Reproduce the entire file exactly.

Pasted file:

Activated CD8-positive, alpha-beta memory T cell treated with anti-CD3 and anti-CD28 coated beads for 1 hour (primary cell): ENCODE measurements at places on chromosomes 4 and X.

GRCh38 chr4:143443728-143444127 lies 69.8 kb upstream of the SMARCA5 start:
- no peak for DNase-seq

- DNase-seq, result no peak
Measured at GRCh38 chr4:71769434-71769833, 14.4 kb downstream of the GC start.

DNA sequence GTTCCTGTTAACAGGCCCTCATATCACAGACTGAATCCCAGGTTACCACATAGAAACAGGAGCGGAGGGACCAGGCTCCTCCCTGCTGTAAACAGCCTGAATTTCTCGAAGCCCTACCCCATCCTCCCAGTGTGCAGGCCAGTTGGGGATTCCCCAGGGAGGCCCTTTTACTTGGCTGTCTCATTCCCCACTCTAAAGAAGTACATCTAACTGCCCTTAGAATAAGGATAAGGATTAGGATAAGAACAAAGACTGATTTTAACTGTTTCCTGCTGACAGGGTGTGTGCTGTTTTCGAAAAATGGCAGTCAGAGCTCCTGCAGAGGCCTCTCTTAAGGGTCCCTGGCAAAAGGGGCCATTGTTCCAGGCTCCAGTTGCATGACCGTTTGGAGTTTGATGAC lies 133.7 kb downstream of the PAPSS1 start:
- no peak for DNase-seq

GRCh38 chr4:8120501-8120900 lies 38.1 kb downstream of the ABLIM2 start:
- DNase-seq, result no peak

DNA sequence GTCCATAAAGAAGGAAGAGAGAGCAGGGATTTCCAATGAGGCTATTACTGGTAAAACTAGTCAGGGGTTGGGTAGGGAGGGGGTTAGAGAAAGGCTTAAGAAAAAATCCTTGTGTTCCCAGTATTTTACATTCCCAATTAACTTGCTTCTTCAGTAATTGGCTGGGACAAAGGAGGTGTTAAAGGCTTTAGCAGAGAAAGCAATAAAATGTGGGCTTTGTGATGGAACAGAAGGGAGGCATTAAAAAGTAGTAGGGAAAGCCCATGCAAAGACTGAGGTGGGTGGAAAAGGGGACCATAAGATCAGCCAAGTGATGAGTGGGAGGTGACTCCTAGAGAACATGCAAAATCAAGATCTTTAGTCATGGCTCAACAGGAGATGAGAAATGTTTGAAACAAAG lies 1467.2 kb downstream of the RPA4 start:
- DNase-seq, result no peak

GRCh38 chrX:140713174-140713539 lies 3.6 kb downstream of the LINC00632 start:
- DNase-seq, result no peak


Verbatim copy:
Activated CD8-positive, alpha-beta memory T cell treated with anti-CD3 and anti-CD28 coated beads for 1 hour (primary cell): ENCODE measurements at places on chromosomes 4 and X.

GRCh38 chr4:143443728-143444127 lies 69.8 kb upstream of the SMARCA5 start:
- no peak for DNase-seq

- DNase-seq, result no peak
Measured at GRCh38 chr4:71769434-71769833, 14.4 kb downstream of the GC start.

DNA sequence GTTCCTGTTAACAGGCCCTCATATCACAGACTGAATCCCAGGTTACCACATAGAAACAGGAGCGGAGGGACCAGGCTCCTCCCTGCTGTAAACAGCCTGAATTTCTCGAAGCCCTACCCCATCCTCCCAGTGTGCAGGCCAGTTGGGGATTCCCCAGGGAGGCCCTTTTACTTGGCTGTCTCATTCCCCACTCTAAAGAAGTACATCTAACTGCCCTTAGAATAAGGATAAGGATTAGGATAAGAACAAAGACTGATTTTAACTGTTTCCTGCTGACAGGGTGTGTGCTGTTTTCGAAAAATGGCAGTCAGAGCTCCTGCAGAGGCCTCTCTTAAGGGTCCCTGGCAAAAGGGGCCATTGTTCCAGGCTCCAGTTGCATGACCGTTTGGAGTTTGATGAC lies 133.7 kb downstream of the PAPSS1 start:
- no peak for DNase-seq

GRCh38 chr4:8120501-8120900 lies 38.1 kb downstream of the ABLIM2 start:
- DNase-seq, result no peak

DNA sequence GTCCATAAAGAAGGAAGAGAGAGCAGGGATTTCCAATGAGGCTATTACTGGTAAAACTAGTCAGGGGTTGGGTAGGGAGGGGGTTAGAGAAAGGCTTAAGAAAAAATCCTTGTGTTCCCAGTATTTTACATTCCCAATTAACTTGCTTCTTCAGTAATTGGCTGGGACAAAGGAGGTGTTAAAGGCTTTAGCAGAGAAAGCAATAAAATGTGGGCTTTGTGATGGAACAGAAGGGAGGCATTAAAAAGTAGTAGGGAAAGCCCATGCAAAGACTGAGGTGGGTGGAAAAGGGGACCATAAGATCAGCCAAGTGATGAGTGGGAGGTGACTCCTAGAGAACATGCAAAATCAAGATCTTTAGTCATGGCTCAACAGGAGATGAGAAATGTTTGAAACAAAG lies 1467.2 kb downstream of the RPA4 start:
- DNase-seq, result no peak

GRCh38 chrX:140713174-140713539 lies 3.6 kb downstream of the LINC00632 start:
- DNase-seq, result no peak